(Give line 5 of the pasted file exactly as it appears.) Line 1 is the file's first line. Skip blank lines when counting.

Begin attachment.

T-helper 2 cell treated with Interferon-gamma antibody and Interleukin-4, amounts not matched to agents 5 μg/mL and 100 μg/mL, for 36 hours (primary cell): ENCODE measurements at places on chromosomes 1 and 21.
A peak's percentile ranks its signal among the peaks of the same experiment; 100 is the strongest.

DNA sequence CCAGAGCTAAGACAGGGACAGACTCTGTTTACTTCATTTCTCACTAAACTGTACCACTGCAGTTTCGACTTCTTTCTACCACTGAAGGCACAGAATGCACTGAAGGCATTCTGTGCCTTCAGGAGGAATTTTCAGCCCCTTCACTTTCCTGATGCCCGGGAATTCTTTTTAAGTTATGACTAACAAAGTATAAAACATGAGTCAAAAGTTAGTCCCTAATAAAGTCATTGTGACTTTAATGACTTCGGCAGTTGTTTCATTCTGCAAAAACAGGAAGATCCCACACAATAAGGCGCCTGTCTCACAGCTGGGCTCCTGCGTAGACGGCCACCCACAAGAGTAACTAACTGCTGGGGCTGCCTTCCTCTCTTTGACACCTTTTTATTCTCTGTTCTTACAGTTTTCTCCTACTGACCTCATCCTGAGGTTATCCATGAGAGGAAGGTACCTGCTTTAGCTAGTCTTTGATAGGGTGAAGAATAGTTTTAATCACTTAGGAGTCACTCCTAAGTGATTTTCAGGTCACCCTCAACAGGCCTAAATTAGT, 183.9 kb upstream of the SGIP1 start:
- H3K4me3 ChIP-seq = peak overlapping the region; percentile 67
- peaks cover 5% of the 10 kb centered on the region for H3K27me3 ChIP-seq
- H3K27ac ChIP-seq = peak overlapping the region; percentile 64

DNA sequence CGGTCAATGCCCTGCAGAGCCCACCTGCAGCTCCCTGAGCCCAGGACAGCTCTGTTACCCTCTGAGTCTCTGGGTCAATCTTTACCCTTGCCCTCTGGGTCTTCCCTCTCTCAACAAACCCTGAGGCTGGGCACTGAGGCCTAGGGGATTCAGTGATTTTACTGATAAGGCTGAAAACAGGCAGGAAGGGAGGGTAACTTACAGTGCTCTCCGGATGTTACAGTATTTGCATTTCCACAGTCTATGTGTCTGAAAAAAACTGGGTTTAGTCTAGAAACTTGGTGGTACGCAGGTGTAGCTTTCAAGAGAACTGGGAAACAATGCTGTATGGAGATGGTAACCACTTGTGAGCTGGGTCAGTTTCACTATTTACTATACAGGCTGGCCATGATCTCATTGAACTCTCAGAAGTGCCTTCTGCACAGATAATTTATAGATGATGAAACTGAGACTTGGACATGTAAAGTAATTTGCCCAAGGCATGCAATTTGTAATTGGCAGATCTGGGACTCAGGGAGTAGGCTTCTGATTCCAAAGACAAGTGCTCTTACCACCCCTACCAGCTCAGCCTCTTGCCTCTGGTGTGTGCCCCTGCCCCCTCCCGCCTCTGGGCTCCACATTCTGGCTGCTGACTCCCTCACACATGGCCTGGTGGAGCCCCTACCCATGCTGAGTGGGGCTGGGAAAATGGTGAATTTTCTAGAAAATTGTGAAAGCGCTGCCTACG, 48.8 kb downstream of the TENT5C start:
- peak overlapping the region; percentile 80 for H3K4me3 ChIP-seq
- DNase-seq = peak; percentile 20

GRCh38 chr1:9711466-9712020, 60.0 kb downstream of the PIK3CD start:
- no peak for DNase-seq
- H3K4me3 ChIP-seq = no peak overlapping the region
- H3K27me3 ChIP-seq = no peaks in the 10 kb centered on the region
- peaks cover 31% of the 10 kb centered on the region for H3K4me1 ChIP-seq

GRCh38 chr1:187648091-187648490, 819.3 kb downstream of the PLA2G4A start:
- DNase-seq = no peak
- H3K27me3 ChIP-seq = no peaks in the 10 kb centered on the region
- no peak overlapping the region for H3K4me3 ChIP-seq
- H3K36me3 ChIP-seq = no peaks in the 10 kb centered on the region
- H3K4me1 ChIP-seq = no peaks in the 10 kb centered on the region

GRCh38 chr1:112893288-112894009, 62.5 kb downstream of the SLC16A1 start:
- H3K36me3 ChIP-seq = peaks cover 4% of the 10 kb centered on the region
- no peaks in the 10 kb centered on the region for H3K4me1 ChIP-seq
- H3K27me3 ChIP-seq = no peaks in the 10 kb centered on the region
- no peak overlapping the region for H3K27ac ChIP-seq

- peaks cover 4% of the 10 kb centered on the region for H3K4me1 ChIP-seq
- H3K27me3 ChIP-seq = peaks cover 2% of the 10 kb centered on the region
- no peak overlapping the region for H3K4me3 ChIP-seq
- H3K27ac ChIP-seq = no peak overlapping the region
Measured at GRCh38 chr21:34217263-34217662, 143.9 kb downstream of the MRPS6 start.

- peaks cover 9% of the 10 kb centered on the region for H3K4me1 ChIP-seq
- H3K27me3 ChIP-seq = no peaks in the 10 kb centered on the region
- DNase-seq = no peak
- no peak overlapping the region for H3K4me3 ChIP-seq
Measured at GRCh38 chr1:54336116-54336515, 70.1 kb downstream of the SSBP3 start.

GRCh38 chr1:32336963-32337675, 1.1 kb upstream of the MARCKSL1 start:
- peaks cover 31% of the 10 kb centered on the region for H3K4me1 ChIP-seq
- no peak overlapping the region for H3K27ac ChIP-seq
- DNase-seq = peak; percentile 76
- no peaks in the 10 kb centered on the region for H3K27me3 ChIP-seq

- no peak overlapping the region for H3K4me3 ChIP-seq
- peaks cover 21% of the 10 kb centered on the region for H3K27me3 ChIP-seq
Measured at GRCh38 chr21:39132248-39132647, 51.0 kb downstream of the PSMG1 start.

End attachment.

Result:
- peaks cover 5% of the 10 kb centered on the region for H3K27me3 ChIP-seq